Sen. John McCain and former Florida Gov. Jeb Bush are urging the Republican presidential nominee to focus on reaching out to Latino voters, as the Democrats plan a new round on attacks highlighting Mitt Romney's tough positions on immigration. 

"Gov. Romney can make inroads if he focuses on how do we create a climate of job creation and economic growth," Bush said of the Latino vote during an interview on NBC.

Bush, who has long urged his party to craft a more conciliatory message to Hispanics, added: "We've got to have a better tone going forward over the long haul for sure. You can't ask people to join your cause and then send a signal that 'you're really not wanted.' It just doesn't work."

Sen. John McCain also urged said Romney has to sell his message about jobs and the economy to women and Hispanics this November if he is to win the presidential election.

McCain, who led an unsuccessful bid against President Barack Obama in 2008, said Romney has been at a disadvantage in the campaign so far because of Obama's aggressive ad campaign that suggests Romney is out of touch with the average voter. But McCain says he thinks that perception will change as Romney gets a chance to go more on the offensive.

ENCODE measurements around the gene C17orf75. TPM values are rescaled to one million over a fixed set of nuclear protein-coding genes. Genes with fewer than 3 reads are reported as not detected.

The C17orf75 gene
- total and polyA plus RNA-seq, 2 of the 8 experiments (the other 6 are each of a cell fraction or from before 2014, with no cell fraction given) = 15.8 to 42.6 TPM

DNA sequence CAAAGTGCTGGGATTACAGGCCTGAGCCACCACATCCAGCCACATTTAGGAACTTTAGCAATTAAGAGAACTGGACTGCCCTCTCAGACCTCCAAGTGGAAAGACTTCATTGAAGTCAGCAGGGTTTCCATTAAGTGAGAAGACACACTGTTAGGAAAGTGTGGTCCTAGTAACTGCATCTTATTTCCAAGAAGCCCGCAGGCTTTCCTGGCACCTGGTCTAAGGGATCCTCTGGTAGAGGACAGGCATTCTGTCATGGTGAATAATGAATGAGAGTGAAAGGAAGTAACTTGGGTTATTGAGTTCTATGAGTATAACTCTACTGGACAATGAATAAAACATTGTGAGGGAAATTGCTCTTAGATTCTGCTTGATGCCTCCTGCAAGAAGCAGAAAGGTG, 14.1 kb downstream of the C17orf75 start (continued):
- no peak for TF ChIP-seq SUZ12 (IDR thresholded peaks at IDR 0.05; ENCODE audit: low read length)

Speaking on NBC's "Meet the Press," McCain said Romney must convince Latino voters and women that his ability to create jobs and improve the economy is "more important than other issues." 

The call from two of the leading voices within the Republican Party advocating more aggressive outreach toward Latino voters comes as Democrats say they'll hit the Romney campaign throughout the fall by portraying him as an extreme anti-Latino candidate. 

Gabriela Domenzain, a strategist on Latino issues for Obama's re-election campaign, told U.S. News and World Report that the Obama campaign will highlight the tough positions on illegal immigration that Romney took during the primary season. 

During the hard fought GOP primary, Romney said he would veto the DREAM Act and would support making it so hard to find work that undocumented immigrants would "self-deport." 

Romney has since distanced himself from though stances, saying he would support a military-only version of the DREAM Act. The GOP candidate has not said whether he would continue the new Obama policy of exempting from deportation most immigrants who came here illegally as children, provided they are younger than 31, arrived before age 16, and have clean criminal records. 

The Romney campaign said it has set 38 percent of the Latino vote as its target for the November election. 

Includes reporting from the Associated Press

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